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Special Columns
Arindam Chaudhuri, Editor-in-Chief, 4Ps B&M Chief Consulting Editor's Desk
Rajita Chaudhuri
K.K.Srivastava Guest Column
K.K.Srivastava

This Time it’s more than the Colas!
After FMCG, auto, real estate and telecom, now it’s the time for consumer durable players in the country to enter the slugfest!
 
Summer in India looks a lot different this year, at least when it is about the so called ‘short’ commercial breaks, which always hit your road just when you’ve got too engrossed with your daily soap or cricket match on the idiot box. Strangely, the colas are nowhere to be seen – at least relatively. Instead, there are a number of celebrities posing with refrigerators or demonstrating the features of air conditioners, TVs too. Yes, there’s a war brewing north, south, east and west of centre, and it’s worse than last year.

The reason is quite obvious. Encouraged by the reviving economic conditions in the country, manufacturers of consumer durables in India have enormously increased their marketing budgets to makes sure that no stone is left unturned to woo the consumers. The size of their budgets is spectacular, if not numbing. For example LG India, the subsidiary of the Korean consumer durable major, has earmarked a total of Rs.1,000 crore (Rs.700 crore for Marketing and Rs.300 crore on R&D) for this year alone. The company confirms its strategy of placing the Indian market on its priority list.

The rejoinder is not so dissimilar in the case of Whirlpool, which has geared up for massive below-the-line (BTL) activities and is currently hosting various events (like in-store demonstrations, point of sale materials, trade and consumer promotions et al). In terms of marketing though, the figure is nowhere close to LG’s behemoth power. As per Whirlpool, it has plans to shell out around Rs.60-70 crore during this year with the focus of trebling the sales volume of its ACs.

Even Hitachi India, a major in the air conditioner segment, has raised its marketing spends by nearly 35% as compared to last year and is aggressively escalating its presence in Tier II and Tier III towns through a 25% to 30% expansion in its distributors network. But the question is, what’s so different this year that was not there the previous year? Why is there a more than significant jump in various marketing expenditures of players?

 
As per latest reports, the Indian AC and refrigerator markets are expected to surge to 3.2 million units and 6.2 million units respectively by the end of 2010. Considering the buying patterns witnessed in India, a major chunk of the sales would take place in summers, that is, during the April-June quarter. This makes it imperative for the durable players to ramp up their production levels in both the product categories and set higher growth targets for this quarter. Moon Bum Shin, MD, LG India, says to 4Ps B&M, “For ACs, we have a current production capacity of 1.3 million, which we intend to scale it up to 1.5 million with an investment of Rs.80 crore.” He further adds that his company is now targeting to generate a revenue of Rs.3,000 crore from the refrigerator category this year.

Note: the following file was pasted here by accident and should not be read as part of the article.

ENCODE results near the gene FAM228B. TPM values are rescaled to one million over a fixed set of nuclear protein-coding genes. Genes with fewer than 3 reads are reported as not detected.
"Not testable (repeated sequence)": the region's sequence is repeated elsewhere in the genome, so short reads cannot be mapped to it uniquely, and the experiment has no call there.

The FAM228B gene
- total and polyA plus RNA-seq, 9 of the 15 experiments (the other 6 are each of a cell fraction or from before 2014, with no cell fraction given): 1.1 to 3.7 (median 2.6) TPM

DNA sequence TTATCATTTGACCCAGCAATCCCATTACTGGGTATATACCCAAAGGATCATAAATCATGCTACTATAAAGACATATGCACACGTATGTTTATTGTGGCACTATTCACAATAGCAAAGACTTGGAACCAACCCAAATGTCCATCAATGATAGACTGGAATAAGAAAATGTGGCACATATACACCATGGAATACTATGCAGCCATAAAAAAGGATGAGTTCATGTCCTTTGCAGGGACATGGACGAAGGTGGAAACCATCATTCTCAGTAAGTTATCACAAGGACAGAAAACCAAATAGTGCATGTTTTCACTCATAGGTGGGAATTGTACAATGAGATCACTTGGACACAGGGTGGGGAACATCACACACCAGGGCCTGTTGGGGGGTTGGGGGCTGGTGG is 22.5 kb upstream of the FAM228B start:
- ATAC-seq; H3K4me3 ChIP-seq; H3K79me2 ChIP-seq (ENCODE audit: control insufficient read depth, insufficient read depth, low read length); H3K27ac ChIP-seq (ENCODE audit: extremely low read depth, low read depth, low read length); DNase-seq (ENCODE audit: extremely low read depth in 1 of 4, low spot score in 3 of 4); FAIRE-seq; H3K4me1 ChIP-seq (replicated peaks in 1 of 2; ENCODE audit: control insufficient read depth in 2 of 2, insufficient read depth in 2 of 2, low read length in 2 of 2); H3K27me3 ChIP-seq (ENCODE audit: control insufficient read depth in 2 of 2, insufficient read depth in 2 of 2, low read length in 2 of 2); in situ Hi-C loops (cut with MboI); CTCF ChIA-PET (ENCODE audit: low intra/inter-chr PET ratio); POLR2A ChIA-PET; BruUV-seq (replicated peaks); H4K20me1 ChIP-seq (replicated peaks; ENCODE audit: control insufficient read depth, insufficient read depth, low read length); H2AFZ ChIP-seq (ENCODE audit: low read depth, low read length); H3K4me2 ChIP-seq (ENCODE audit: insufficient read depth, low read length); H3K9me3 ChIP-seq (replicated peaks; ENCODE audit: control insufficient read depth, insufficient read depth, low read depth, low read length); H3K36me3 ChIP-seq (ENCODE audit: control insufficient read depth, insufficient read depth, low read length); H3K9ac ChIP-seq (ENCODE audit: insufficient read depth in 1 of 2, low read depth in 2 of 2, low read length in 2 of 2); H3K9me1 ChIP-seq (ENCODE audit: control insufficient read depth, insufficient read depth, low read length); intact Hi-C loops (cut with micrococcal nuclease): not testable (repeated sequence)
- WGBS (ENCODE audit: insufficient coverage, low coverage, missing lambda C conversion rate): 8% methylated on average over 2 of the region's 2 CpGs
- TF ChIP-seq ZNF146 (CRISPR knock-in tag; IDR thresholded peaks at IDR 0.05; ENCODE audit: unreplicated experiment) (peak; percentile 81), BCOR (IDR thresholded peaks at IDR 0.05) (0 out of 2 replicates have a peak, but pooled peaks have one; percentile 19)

Samsung India, which has recently lifted its production capacity, also is confident over doubling its AC sales this year. Ravinder Zutshi, Dy. MD, Samsung India shares, “As of now, we have a total production capacity of 1.2 million units per annum for split ACs in India. This capacity expansion has been possible with an investment of $10 million. So, now we expect sales volume to double to around 1 million units this summer.” Talking about the refrigerator segment, Kamal Nandi, Vice-President (Sales & Marketing), Godrej Appliances tells 4Ps B&M, “Generally, we sell around 4.5 lakh refrigerators during this period. But because of the upbeat growth rates, we are not only targeting 40% growth this year, but also ramping up our production levels by 1.5 lakh refrigerators during this season.” Another plan, which is high on the agendas for the durable brands in the country, is to enter into newer product categories (like commercial air purifiers, built-in kitchens and networked home appliances et al). One of the major players, which is taking up this plan seriously is Haier India (the Chinese durable major). With a marketing budget of Rs.100 crore, the company is now aggressively focusing on newer product categories like deep freezers and commercial ACs besides its other range of products. Similarly, LG is focusing on the Home Entertainment segment and is in the process of unveiling a series of ultra-slim CTVs and full LEDs.

No doubt, there are enough reasons for the consumer durable majors to bask in the summer tide. But then, one thing that acts as a roadblock is the pricing of the products, which always has been the key in the Indian market. At the same time, considering the rise in raw material costs and excise duties, a marginal hike in prices in both the categories (3% in case of refrigerators and 4-5% in ACs) is unavoidable across the board. As per experts, given an optimal level of advertising, it is finally price leadership – or the offering of cheaper priced products – that will win the game for these consumer durables. The logic behind this is that the Indian consumer seems to be having no brand loyalty when it comes to a premium products, and would any day choose a cheaper product given acceptable quality. The war is just about to start – and it’s anyone’s game!
Neha Saraiya           
 
 
 
 
 
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